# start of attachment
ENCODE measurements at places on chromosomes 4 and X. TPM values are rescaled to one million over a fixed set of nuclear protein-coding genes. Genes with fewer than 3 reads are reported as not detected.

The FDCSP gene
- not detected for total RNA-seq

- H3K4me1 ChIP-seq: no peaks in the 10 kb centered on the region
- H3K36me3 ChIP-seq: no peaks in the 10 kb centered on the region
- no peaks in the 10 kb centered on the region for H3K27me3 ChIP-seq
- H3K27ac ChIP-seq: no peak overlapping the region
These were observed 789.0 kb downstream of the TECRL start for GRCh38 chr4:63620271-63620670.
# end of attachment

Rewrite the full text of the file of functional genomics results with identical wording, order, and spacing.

ENCODE measurements at places on chromosomes 4 and X. TPM values are rescaled to one million over a fixed set of nuclear protein-coding genes. Genes with fewer than 3 reads are reported as not detected.

The FDCSP gene
- not detected for total RNA-seq

- H3K4me1 ChIP-seq: no peaks in the 10 kb centered on the region
- H3K36me3 ChIP-seq: no peaks in the 10 kb centered on the region
- no peaks in the 10 kb centered on the region for H3K27me3 ChIP-seq
- H3K27ac ChIP-seq: no peak overlapping the region
These were observed 789.0 kb downstream of the TECRL start for GRCh38 chr4:63620271-63620670.